To quote IM Jeremy Silman:
What to do if a Young Player Gets Stuck After Achieving His/Her Goals
A young player that achieves his goal (in this case making master) but then stalls for a long period of time has, in most cases, moved on to other interests (school, sports, dating, other intellectual passions, etc.). For him to improve, he’ll need to study hard AND, most importantly, get jazzed by chess again. In other words, if he doesn’t find chess more than a fun pastime, then it’s doubtful that he’ll make another surge until some future time when he decides that’s what he wants to do.
Of course, there’s no doubt that a talented young player could be much stronger if he decided that this was a life priority, but I’ve seen the passion for chess vanish in many promising kids once that master rating was achieved and university beckoned. This might or might not change at some point in the future. If the newly minted young master does decide to go to another chess level, and he understands and embraces the need for hard work to achieve that goal, then his talent will easily take him there.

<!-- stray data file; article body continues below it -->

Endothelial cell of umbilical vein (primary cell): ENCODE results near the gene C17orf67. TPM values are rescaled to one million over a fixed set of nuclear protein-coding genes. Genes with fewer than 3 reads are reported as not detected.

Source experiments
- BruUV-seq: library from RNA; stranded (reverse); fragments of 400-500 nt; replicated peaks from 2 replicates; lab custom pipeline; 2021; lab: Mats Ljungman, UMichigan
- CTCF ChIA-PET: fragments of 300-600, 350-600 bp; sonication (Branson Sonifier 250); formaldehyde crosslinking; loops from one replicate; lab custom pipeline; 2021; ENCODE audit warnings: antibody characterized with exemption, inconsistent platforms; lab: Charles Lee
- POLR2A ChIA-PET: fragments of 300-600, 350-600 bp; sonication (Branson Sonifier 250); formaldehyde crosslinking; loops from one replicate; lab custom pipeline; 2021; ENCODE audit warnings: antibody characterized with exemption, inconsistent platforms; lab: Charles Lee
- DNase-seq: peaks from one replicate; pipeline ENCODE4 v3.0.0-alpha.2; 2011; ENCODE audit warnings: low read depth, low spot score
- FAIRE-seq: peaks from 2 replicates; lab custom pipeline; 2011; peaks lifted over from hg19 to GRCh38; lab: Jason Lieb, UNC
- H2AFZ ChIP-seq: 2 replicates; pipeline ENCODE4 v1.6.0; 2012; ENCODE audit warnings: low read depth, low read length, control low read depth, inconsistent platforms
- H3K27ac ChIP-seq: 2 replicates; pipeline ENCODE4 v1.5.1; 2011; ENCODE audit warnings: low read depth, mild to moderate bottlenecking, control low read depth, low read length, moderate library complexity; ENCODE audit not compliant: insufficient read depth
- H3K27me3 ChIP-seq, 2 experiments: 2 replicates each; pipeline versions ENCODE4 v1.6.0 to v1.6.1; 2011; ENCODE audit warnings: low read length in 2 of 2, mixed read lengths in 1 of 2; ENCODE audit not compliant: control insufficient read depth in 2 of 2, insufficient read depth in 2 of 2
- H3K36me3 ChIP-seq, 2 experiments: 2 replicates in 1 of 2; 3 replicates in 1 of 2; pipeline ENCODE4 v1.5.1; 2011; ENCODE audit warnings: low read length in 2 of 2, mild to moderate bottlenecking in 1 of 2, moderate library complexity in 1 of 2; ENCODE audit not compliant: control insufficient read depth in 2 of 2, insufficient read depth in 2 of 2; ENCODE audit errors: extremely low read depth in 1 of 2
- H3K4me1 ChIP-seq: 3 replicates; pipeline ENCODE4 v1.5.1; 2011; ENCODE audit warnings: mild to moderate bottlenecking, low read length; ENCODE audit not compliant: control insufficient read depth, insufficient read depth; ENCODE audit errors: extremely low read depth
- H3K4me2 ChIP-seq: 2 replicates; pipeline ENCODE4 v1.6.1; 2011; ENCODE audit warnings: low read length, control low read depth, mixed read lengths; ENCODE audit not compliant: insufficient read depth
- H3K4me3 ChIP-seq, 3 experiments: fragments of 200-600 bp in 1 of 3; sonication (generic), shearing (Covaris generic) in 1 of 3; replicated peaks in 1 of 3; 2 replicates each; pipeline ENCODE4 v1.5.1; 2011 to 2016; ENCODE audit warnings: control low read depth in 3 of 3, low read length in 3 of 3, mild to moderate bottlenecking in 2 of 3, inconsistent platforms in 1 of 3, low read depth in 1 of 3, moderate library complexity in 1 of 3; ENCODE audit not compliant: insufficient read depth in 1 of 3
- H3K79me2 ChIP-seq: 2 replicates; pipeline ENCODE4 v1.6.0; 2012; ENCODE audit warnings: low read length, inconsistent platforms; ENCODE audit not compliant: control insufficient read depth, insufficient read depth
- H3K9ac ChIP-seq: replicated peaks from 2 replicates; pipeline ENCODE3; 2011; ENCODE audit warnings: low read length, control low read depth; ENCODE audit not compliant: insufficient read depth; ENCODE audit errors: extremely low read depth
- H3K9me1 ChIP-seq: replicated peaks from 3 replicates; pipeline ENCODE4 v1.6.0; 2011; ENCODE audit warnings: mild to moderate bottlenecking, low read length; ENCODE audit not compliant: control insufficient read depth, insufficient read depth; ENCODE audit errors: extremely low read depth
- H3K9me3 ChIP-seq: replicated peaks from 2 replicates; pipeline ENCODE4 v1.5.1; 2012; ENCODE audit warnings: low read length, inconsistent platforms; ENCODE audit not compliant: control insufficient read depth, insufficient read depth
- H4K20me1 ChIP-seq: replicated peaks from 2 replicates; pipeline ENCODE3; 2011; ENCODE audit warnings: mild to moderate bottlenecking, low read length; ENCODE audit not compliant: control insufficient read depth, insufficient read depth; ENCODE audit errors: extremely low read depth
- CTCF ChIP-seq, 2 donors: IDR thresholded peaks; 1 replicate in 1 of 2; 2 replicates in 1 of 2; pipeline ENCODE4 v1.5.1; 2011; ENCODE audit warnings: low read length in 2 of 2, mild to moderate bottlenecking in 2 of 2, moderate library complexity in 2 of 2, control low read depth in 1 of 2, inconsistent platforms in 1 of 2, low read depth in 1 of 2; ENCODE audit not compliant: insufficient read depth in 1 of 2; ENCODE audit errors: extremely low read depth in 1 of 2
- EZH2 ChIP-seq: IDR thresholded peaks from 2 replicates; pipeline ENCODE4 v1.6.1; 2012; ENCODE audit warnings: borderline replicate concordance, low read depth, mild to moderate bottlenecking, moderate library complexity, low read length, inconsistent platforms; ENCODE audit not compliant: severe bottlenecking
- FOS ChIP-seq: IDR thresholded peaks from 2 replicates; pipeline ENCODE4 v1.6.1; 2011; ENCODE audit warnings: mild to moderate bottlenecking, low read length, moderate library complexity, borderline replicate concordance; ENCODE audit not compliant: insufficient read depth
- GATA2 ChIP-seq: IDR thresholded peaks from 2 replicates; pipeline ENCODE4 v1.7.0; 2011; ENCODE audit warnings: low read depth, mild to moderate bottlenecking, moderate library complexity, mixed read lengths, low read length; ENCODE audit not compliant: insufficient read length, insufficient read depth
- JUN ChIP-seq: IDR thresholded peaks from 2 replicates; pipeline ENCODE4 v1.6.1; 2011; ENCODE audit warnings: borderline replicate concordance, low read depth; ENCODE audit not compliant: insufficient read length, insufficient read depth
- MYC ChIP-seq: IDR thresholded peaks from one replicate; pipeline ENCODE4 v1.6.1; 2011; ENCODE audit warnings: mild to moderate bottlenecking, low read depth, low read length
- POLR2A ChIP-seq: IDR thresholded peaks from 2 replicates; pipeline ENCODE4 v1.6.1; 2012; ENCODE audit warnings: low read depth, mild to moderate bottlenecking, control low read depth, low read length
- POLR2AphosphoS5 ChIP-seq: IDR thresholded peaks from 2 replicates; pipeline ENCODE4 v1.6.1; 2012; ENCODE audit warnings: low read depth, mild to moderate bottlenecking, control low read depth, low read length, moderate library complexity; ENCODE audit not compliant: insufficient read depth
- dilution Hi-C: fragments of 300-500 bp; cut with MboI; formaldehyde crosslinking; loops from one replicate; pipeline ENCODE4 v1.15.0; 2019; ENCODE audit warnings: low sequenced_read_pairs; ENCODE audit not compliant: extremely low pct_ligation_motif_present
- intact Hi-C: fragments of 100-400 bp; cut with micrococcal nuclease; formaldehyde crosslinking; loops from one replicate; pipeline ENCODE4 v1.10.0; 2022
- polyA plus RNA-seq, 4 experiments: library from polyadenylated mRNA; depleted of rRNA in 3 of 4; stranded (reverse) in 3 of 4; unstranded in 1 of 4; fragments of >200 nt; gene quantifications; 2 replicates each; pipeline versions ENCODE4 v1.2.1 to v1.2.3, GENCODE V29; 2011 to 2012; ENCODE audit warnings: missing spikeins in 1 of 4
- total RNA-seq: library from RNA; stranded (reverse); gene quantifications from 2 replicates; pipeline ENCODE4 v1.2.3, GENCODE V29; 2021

I should add that those young men who become grandmasters by their early teens are driven to do so. To them, chess is usually life itself – it’s all they can think of. They eat it, breathe it, and live it in their dreams. The young men and women you asked about don’t have that kind of obsession, and I think that’s usually a good thing!
To answer your original question, "How to enjoy the (local) chess tournaments?" Remember if you keep improving you're going to grow and become better. Eventually you'll be playing at a well-known state, or even national tournament.